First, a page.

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Cultural Summit gives students taste of African cultures

Wednesday, October 29, 2014

A female Point Park student steps out to try African dance accompanied by a drummer from the Legacy Arts Project African dance troupe at the 6th Annual Cultural Summit Oct. 15 in Lawrence Hall. | Photo by Christopher Squier
A Point Park student steps out to dance as a Legacy Arts Project drummer provides the beat. View and share more Cultural Summit 2014 photos on Facebook.

Dancing, drums, samosas and voodoo dolls.

Point Park students got to experience all of those and more during the 6th Annual Cultural Summit, a fall event put on by the University’s Office of International Student Services and Enrollment.

This year’s summit focused on African countries and culture, filling the Lawrence Hall lobby with tables of African foods to taste, crafts to make and clothing to try on. Point Park international students staffed the tables, encouraging fellow students to try something new.

Video: Cultural Summit 2014

For several students, that something new was trying African dance moves during a performance by the Legacy Arts Project African dance troupe, whose dancers drew Point Park students out of the crowd to participate (see video).

Point Park has 152 international students this academic year — 112 in undergraduate programs and 40 pursuing master’s degrees — from 41 countries. The University also hosts an English as a Second Language center, which also contributes to a global environment on campus.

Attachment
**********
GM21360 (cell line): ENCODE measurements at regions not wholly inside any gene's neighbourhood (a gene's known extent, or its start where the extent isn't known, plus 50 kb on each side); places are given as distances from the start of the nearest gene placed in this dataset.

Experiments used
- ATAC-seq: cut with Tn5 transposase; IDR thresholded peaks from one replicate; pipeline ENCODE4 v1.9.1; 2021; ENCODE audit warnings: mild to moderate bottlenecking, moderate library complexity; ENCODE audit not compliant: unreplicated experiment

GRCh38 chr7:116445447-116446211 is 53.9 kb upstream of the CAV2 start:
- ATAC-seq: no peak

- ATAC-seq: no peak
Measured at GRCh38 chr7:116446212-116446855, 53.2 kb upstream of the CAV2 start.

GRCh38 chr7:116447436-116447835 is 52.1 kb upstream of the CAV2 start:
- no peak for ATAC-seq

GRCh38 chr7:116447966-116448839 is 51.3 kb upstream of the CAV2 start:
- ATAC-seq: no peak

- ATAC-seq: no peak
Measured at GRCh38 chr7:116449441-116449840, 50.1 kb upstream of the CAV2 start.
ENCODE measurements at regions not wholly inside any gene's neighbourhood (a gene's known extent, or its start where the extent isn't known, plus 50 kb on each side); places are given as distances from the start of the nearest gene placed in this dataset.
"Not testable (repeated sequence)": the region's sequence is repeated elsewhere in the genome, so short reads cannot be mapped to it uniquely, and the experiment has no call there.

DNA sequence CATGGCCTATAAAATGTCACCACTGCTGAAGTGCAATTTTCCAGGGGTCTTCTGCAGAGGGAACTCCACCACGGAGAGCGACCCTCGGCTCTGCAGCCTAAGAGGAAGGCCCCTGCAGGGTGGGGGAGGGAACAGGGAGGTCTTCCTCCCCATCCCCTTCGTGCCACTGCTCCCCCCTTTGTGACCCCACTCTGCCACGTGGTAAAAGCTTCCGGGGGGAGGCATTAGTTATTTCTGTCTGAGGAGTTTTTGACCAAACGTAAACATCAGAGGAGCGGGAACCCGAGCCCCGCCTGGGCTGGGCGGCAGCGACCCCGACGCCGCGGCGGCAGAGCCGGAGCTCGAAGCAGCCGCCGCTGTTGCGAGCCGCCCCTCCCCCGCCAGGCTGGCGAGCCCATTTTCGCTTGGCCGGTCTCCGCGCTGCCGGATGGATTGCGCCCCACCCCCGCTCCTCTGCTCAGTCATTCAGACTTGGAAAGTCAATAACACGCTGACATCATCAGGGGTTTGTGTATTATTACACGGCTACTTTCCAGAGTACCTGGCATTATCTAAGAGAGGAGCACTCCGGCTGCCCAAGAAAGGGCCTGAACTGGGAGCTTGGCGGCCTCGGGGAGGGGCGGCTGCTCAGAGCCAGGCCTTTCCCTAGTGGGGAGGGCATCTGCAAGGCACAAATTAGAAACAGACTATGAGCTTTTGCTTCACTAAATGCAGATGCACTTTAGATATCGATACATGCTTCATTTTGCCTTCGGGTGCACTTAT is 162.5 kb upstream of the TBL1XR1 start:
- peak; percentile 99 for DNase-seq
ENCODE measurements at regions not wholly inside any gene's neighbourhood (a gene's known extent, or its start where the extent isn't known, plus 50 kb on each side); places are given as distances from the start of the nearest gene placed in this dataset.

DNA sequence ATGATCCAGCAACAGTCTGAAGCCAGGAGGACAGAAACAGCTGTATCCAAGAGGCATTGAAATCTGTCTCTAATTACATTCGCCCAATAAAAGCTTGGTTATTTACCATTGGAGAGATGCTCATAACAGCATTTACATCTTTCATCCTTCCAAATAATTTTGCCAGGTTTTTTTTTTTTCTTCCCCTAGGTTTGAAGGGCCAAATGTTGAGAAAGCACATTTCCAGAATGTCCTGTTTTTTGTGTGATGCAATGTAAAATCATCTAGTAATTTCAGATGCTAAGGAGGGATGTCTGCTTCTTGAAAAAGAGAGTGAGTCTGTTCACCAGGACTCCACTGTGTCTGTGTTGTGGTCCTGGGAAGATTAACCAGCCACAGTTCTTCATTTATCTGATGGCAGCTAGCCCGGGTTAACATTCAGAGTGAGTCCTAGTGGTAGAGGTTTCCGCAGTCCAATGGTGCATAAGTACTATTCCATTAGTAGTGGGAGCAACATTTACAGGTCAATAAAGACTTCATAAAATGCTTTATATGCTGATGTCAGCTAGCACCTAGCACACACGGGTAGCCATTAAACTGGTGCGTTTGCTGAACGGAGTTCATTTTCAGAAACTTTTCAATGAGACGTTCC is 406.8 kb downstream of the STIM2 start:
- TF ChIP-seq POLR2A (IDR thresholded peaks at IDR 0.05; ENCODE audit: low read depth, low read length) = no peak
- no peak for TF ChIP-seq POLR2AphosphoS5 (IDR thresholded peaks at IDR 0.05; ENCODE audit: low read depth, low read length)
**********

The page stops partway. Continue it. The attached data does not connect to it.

Esraa Alshebber, a biotechnology major from Saudi Arabia, volunteered at a rack of flowing and colorful African garments, helping other students try them on. She decided to take part after receiving an invitation from the international office.

“I’m not that social a person and I want to change that,” she said. “These events expand your skills, your communication and your knowledge of other cultures. It is fun!”

At one of the craft tables, freshman Shelbee Polena, a psychology major from Freeport, Pa., stuffed then decorated a voodoo doll. These voodoo dolls carried only positive messages, including love, tranquility, pain relief and good karma.

Polena used colored markers to give her doll what she termed a feminism jacket, featuring female gender symbols on the front and back. At another table she created a batik craft, which uses wax and dyes to make designs on fabric.

“I had never seen anything like that before,” she said.

Francesco Wilkerson, a senior economics and finance major from Pittsburgh’s East Liberty neighborhood, discovered the Cultural Summit while walking through Lawrence Hall. He stopped to try the different foods, then stayed to watch the dancing.

He liked the foods he tried — samosas (savory pastry turnovers), bobotie (ground beef, tomatoes, onions, apples, raisins, milk and eggs) and jollof (one pot) rice. 

“I’m really picky about what I eat and this is good,” he said. “I’m getting a little taste of Africa.”  

Interactive Map: Point Park International Students

Select or mouse over countries in green for the number of undergraduate and/or graduate students currently at Point Park.

Photos by Christopher Squier, senior photojournalism major

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